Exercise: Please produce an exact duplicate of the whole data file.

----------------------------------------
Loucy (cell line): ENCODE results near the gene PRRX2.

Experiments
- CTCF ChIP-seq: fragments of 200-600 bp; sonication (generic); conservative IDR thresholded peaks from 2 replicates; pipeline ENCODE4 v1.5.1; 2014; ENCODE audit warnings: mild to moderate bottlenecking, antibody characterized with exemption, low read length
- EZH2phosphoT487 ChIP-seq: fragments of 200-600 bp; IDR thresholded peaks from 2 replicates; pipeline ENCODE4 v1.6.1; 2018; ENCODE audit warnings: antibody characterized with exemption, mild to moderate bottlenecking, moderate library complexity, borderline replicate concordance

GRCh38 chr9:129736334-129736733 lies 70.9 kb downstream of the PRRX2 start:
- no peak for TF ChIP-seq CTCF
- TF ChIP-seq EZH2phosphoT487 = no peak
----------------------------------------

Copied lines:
Loucy (cell line): ENCODE results near the gene PRRX2.

Experiments
- CTCF ChIP-seq: fragments of 200-600 bp; sonication (generic); conservative IDR thresholded peaks from 2 replicates; pipeline ENCODE4 v1.5.1; 2014; ENCODE audit warnings: mild to moderate bottlenecking, antibody characterized with exemption, low read length
- EZH2phosphoT487 ChIP-seq: fragments of 200-600 bp; IDR thresholded peaks from 2 replicates; pipeline ENCODE4 v1.6.1; 2018; ENCODE audit warnings: antibody characterized with exemption, mild to moderate bottlenecking, moderate library complexity, borderline replicate concordance

GRCh38 chr9:129736334-129736733 lies 70.9 kb downstream of the PRRX2 start:
- no peak for TF ChIP-seq CTCF
- TF ChIP-seq EZH2phosphoT487 = no peak